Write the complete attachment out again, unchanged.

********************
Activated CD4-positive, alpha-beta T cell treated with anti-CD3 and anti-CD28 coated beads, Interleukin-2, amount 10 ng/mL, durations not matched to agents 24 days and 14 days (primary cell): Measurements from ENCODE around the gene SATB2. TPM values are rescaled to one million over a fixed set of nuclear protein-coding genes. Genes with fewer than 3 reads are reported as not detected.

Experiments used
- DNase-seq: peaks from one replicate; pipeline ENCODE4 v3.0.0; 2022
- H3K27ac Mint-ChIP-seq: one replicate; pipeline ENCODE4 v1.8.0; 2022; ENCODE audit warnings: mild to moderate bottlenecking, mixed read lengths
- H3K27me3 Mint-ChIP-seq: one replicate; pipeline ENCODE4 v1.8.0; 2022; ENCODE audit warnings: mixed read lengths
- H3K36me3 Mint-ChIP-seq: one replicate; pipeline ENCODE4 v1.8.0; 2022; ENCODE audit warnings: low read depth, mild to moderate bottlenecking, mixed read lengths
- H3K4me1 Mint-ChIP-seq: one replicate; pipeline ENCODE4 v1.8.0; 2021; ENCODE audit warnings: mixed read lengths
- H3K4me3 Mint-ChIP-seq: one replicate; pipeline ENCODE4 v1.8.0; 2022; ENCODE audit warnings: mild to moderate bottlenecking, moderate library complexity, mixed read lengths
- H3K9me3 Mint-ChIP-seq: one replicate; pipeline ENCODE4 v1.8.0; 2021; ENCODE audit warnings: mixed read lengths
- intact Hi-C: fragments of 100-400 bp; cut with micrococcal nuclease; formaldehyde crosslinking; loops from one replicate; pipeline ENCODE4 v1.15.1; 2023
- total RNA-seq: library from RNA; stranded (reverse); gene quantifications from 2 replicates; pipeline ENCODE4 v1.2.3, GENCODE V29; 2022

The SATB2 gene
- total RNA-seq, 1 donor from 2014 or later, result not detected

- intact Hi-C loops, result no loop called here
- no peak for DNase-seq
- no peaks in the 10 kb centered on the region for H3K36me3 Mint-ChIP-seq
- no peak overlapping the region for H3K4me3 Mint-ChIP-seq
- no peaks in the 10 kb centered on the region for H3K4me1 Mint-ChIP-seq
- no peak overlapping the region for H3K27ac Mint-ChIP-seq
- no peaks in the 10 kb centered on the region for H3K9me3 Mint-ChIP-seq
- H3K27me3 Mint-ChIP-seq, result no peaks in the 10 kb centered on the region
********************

Activated CD4-positive, alpha-beta T cell treated with anti-CD3 and anti-CD28 coated beads, Interleukin-2, amount 10 ng/mL, durations not matched to agents 24 days and 14 days (primary cell): Measurements from ENCODE around the gene SATB2. TPM values are rescaled to one million over a fixed set of nuclear protein-coding genes. Genes with fewer than 3 reads are reported as not detected.

Experiments used
- DNase-seq: peaks from one replicate; pipeline ENCODE4 v3.0.0; 2022
- H3K27ac Mint-ChIP-seq: one replicate; pipeline ENCODE4 v1.8.0; 2022; ENCODE audit warnings: mild to moderate bottlenecking, mixed read lengths
- H3K27me3 Mint-ChIP-seq: one replicate; pipeline ENCODE4 v1.8.0; 2022; ENCODE audit warnings: mixed read lengths
- H3K36me3 Mint-ChIP-seq: one replicate; pipeline ENCODE4 v1.8.0; 2022; ENCODE audit warnings: low read depth, mild to moderate bottlenecking, mixed read lengths
- H3K4me1 Mint-ChIP-seq: one replicate; pipeline ENCODE4 v1.8.0; 2021; ENCODE audit warnings: mixed read lengths
- H3K4me3 Mint-ChIP-seq: one replicate; pipeline ENCODE4 v1.8.0; 2022; ENCODE audit warnings: mild to moderate bottlenecking, moderate library complexity, mixed read lengths
- H3K9me3 Mint-ChIP-seq: one replicate; pipeline ENCODE4 v1.8.0; 2021; ENCODE audit warnings: mixed read lengths
- intact Hi-C: fragments of 100-400 bp; cut with micrococcal nuclease; formaldehyde crosslinking; loops from one replicate; pipeline ENCODE4 v1.15.1; 2023
- total RNA-seq: library from RNA; stranded (reverse); gene quantifications from 2 replicates; pipeline ENCODE4 v1.2.3, GENCODE V29; 2022

The SATB2 gene
- total RNA-seq, 1 donor from 2014 or later, result not detected

- intact Hi-C loops, result no loop called here
- no peak for DNase-seq
- no peaks in the 10 kb centered on the region for H3K36me3 Mint-ChIP-seq
- no peak overlapping the region for H3K4me3 Mint-ChIP-seq
- no peaks in the 10 kb centered on the region for H3K4me1 Mint-ChIP-seq
- no peak overlapping the region for H3K27ac Mint-ChIP-seq
- no peaks in the 10 kb centered on the region for H3K9me3 Mint-ChIP-seq
- H3K27me3 Mint-ChIP-seq, result no peaks in the 10 kb centered on the region